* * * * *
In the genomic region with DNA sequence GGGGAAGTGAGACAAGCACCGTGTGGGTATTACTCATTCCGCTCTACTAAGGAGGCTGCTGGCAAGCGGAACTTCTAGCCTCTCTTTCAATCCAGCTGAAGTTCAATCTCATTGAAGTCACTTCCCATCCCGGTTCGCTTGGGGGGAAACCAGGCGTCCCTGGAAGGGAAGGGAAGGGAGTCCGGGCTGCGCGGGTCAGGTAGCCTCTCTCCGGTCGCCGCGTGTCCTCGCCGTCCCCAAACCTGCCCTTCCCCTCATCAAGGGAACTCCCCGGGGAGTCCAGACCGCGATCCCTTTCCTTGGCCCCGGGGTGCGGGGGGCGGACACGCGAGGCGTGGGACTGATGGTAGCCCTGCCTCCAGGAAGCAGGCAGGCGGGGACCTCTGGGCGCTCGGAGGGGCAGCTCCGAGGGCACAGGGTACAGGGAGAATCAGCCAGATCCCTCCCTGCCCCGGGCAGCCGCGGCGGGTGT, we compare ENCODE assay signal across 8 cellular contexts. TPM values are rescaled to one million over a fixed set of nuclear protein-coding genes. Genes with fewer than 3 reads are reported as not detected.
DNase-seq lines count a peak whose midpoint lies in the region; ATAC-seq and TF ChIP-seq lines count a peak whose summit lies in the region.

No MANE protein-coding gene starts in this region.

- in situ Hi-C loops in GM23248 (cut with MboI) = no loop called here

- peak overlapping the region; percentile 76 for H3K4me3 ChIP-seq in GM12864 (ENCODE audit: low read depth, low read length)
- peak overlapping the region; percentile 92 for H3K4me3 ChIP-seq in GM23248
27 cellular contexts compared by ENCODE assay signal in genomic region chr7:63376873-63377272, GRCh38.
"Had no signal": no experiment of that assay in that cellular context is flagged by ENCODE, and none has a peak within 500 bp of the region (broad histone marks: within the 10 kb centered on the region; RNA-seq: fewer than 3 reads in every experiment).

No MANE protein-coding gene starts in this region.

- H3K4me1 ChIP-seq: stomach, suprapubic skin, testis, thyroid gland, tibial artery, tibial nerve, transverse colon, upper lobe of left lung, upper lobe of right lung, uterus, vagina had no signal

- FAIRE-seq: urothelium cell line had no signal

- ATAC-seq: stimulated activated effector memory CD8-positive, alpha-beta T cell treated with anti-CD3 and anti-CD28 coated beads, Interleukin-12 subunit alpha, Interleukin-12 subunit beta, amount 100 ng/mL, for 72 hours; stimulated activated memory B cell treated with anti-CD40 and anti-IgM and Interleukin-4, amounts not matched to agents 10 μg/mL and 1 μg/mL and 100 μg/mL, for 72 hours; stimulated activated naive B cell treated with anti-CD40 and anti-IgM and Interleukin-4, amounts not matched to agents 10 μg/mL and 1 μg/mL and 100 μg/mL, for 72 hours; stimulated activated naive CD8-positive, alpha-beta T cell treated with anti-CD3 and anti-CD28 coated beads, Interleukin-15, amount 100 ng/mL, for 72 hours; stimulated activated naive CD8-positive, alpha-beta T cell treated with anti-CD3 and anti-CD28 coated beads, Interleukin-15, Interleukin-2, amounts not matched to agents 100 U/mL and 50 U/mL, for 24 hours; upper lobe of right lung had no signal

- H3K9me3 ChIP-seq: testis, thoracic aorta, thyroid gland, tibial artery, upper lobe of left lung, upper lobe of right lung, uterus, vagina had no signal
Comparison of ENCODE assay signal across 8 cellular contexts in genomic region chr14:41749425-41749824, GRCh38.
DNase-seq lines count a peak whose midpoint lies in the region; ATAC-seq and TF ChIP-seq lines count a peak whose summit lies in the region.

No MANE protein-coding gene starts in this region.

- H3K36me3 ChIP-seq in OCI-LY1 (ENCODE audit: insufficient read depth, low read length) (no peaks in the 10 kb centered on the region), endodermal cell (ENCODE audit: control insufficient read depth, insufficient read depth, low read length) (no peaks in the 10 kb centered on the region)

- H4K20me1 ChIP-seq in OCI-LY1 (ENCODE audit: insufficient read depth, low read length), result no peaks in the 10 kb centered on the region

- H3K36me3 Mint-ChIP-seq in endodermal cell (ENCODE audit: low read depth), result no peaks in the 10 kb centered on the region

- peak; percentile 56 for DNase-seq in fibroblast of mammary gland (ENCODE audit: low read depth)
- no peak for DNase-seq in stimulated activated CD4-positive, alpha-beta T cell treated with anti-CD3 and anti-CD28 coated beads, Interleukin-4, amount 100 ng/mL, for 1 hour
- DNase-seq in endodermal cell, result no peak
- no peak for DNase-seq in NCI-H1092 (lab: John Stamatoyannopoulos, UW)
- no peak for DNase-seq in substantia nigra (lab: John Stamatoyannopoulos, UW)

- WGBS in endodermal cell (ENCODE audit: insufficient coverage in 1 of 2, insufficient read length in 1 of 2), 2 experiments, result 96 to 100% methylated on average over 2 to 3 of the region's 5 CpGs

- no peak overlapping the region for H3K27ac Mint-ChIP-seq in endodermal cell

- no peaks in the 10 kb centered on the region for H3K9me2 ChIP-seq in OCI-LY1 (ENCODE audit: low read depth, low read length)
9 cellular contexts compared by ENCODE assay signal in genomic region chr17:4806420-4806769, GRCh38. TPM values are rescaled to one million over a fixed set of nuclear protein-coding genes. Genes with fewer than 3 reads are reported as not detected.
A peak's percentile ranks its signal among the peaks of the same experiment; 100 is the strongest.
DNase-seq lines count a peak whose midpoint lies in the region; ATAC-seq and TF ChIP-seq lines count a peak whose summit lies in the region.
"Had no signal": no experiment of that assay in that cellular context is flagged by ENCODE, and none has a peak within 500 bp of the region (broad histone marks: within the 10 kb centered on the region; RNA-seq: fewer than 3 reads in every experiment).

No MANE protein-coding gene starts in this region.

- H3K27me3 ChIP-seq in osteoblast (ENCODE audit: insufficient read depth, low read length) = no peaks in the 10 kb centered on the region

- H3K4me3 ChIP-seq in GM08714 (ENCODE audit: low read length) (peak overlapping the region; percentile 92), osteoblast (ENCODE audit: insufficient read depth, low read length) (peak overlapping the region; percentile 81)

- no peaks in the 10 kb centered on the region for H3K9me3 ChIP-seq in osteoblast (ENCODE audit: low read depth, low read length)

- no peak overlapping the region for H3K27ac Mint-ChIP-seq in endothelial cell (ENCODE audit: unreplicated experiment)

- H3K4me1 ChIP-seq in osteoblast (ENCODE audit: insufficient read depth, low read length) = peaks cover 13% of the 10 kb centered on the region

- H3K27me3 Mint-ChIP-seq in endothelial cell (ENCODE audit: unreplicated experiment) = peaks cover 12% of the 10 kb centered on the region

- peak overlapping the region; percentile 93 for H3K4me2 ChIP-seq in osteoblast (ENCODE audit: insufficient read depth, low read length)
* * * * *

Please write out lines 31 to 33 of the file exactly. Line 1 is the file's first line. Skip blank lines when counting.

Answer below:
"Had no signal": no experiment of that assay in that cellular context is flagged by ENCODE, and none has a peak within 500 bp of the region (broad histone marks: within the 10 kb centered on the region; RNA-seq: fewer than 3 reads in every experiment).

No MANE protein-coding gene starts in this region.

- H3K27me3 ChIP-seq in osteoblast (ENCODE audit: insufficient read depth, low read length) = no peaks in the 10 kb centered on the region